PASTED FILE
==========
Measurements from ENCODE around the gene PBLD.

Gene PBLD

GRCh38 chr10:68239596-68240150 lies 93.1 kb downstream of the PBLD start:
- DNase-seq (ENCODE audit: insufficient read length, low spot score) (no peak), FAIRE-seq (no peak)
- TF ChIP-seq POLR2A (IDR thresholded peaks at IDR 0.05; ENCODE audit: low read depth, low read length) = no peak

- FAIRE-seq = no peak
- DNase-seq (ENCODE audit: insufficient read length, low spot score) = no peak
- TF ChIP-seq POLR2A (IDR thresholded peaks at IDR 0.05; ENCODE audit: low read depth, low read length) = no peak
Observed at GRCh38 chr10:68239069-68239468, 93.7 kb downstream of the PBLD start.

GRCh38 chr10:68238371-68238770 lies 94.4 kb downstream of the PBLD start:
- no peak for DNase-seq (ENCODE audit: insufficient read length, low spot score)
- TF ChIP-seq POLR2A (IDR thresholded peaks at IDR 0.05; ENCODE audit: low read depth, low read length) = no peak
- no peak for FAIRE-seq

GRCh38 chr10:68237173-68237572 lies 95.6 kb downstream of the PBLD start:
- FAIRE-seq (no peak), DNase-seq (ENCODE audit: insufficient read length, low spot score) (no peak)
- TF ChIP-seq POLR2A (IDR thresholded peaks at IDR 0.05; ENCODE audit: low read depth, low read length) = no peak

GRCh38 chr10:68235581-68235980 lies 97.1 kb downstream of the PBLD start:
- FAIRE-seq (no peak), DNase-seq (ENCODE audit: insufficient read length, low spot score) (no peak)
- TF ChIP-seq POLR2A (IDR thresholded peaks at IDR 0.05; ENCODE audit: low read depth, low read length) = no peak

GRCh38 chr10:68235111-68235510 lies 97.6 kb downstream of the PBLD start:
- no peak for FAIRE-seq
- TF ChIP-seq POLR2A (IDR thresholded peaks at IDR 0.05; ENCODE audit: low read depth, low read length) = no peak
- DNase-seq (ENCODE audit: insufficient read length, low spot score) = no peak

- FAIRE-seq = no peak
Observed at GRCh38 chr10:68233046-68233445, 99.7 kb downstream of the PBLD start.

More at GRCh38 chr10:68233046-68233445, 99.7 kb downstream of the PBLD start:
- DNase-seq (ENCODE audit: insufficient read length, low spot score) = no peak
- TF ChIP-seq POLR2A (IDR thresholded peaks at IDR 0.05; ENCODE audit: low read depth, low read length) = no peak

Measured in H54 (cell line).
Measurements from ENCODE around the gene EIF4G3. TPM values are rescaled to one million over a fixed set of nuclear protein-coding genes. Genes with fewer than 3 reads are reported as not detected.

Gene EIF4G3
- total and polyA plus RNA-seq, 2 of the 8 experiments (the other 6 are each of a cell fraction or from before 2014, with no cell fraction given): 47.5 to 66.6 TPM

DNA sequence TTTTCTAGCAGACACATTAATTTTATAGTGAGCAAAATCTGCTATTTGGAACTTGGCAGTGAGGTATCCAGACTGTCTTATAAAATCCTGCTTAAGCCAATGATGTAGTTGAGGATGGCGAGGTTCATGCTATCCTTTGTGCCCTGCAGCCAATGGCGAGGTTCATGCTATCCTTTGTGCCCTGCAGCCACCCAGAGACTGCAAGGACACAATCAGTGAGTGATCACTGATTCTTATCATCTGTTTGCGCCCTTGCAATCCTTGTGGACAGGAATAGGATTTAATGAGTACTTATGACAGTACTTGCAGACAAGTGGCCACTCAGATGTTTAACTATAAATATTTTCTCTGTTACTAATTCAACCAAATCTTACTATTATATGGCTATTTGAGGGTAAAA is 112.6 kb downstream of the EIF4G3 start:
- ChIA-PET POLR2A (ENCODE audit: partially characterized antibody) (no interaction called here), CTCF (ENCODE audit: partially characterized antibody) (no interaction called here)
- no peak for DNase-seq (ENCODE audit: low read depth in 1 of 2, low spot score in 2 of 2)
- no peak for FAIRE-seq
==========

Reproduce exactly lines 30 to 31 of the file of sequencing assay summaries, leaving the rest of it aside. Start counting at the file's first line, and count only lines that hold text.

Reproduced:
Measurements from ENCODE around the gene EIF4G3. TPM values are rescaled to one million over a fixed set of nuclear protein-coding genes. Genes with fewer than 3 reads are reported as not detected.

Gene EIF4G3